Leaders in the Fight Against COVID-19: The Pharmaceutical Weapons
by Diana Headrick, on April 23, 2020
As doctors struggle to treat patients suffering the illnesses caused by COVID-19, pharmaceutical companies race to find and test treatments and vaccines. A handful of promising drugs, like Gilead Sciences’ Remdesivir, are in clinical trials now. Big pharma leaders AstraZeneca and Johnson & Johnson are collaborating with government organizations and research labs to identify antibodies and develop vaccines to effectively treat and prevent outbreaks. It is the proverbial race against time.
That’s why these companies are investing in dual efforts – to develop pharmaceutical solutions in their labs, while also preparing their manufacturing facilities and suppliers for the mass production of medications and vaccines once testing is complete. Loftware’s Enterprise Labeling, Packaging Artwork Management and Clinical Trial Labeling Solutions help these customers eliminate time-consuming manual processes and support compliance with global regulations. This helps bring new vaccines and medications to market faster.
Supporting Global Collaboration and Vaccine Production
Johnson & Johnson is teaming with the Biomedical Advanced Research and Development Authority (BARDA), part of the Health and Human Service (HHS) Office of the Assistant Secretary for Preparedness and Response, to develop a vaccine to Covid-19, committing more than $1 billion to research and development toward this effort.
Janssen Pharmaceutical, a division of Johnson & Johnson, has identified a lead vaccine candidate for the COVID-19 virus and is working with researchers at Beth Israel Deaconess Medical Center on testing. The vaccine will use Janssen’s AdVac ® and Per.C6® technologies, which were used to develop Ebola Vaccine and build Zika, RSV and HIV vaccines currently in clinical development. The company expects to begin phase 1 human clinical studies by September 2020. The first batches of the Covid-19 vaccine could become available in early 2021 for emergency use authorization, reducing the process from years to months.
Reducing the Time Required to Deliver Advanced Treatments
After recently learning that patients treated with its blood cancer drug Calquence demonstrated positive results in a small group of COVID-19 patients at Walter Reed Army Medical Center, AstraZeneca (AZ) is scheduled to begin clinical trials on COVID-19 patients in intensive care units and on ventilators. The drug, which is already approved by the FDA for the treatment of certain blood cancers, blocks the Bruton’s tyrosine kinase (BTK) protein that signals white blood B cells of the human immune system to act. The overreaction of the immune system in COVID-19 patients can fill the lungs with thick fluid, causing acute respiratory distress syndrome (ARDS). Researchers and doctors hope the randomized, controlled clinical trial shows that Calquence both prevents coronavirus patients from requiring ventilation and also makes it possible to remove them from ventilators, where the mortality rate is 50% or higher.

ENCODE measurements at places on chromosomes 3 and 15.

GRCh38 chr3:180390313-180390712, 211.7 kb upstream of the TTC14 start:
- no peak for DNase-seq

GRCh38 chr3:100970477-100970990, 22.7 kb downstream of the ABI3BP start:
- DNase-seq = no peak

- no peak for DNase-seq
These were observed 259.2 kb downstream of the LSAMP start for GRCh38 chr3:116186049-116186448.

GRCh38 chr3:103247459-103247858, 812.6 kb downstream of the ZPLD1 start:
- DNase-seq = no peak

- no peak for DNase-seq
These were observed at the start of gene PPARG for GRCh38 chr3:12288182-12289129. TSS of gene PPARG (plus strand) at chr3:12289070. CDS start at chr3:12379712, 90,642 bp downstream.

AstraZeneca is also taking a multipronged approach to develop antibodies against the pandemic SARS-CoV-2 virus. As part of DARPA’s Pandemic Preparedness Platform program, AstraZeneca developed capabilities to discover antibodies against emerging viral threats. With the goal of targeting the spike protein the COVID-19 virus needs to enter cells, AstraZeneca is now screening antibodies from three different sources: patients who have recovered from COVID-19, humanized mice immunized with the SARS-Cov-2 spike protein, and laboratory techniques such as phage display. Theorizing that an antibody-based treatment could neutralize the SARS-CoV-2 virus, the company is betting on the antibody treatments it develops to be used as a preventative option for those exposed to the virus, as well as a treatment for those infected to prevent disease progression. AstraZeneca is partnering with the U.S. Army Medical Research Institute of Infectious Diseases and the University of Maryland School of Medicine to begin preclinical assessments and hope to begin clinical trials in three to five months.
Gilead Sciences’ antiviral drug, Remdesivir, is a leading drug among existing Covid-19 therapy projects and is currently used in a phase 3 trial on over 1,000 patients worldwide. First tested on Covid-19 patients in Wuhan, China, the investigative drug received approval from the National Institute of Allergy and Infectious Diseases (NIAID) to expand phase 3 trials. Gilead expects trial results from China as early as April and have expanded phase 3 trials to a global scale. They have also taken steps to be able to quickly ramp production should Remdesivir prove to be a safe and effective for the treatment of Covid-19.
Saving Lives by Shortening Time to Market
AstraZeneca, Gilead Sciences and Johnson & Johnson/Janssen Pharmaceutical are planning to accomplish the impossible, shortening the time to introduce new treatments and vaccines from many years to months. When planning clinical trials, labeling can create its own barrier to getting drugs to market sooner. Managing translations and keeping track of global regulations in a piecemeal fashion can slow the implementation of testing and the introduction of new medications. Loftware’s Enterprise Labeling, Packaging Artwork Management and Clinical Trial Labeling solutions streamline labeling, adding needed controls and audit tracking, supporting our customers as they achieve the impossible.
A Heartfelt Thank You
As the provider of Enterprise Labeling and Artwork Management Solutions to these impressive companies, Loftware is in awe of their work to defeat the novel coronavirus. We are proud to play our small role helping them bring their life-saving products to market. We wish them – and you – success and good health.